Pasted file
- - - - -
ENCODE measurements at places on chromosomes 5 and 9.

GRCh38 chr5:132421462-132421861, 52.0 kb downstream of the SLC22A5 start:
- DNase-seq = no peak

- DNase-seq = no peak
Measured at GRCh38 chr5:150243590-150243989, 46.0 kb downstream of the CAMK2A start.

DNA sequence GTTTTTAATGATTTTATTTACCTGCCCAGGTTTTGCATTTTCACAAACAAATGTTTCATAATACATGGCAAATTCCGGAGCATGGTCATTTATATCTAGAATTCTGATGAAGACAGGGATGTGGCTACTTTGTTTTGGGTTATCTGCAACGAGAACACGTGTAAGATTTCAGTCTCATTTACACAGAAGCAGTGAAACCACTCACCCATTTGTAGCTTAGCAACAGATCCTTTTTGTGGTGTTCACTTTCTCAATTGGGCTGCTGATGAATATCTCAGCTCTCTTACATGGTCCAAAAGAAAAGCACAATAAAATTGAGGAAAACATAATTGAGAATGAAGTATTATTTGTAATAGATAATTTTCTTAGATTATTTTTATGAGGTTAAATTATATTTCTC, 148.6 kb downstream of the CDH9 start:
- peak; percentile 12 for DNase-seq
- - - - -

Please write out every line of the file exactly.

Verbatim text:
ENCODE measurements at places on chromosomes 5 and 9.

GRCh38 chr5:132421462-132421861, 52.0 kb downstream of the SLC22A5 start:
- DNase-seq = no peak

- DNase-seq = no peak
Measured at GRCh38 chr5:150243590-150243989, 46.0 kb downstream of the CAMK2A start.

DNA sequence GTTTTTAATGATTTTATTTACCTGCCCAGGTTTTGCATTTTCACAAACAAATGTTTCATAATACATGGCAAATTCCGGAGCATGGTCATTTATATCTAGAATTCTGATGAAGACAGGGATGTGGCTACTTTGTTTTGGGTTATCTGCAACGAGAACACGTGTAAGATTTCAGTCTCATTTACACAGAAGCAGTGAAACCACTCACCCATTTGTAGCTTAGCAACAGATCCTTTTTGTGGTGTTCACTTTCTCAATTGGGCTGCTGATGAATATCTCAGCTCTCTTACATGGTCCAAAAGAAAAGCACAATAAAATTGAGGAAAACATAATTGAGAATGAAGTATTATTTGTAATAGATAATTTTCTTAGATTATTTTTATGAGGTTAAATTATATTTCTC, 148.6 kb downstream of the CDH9 start:
- peak; percentile 12 for DNase-seq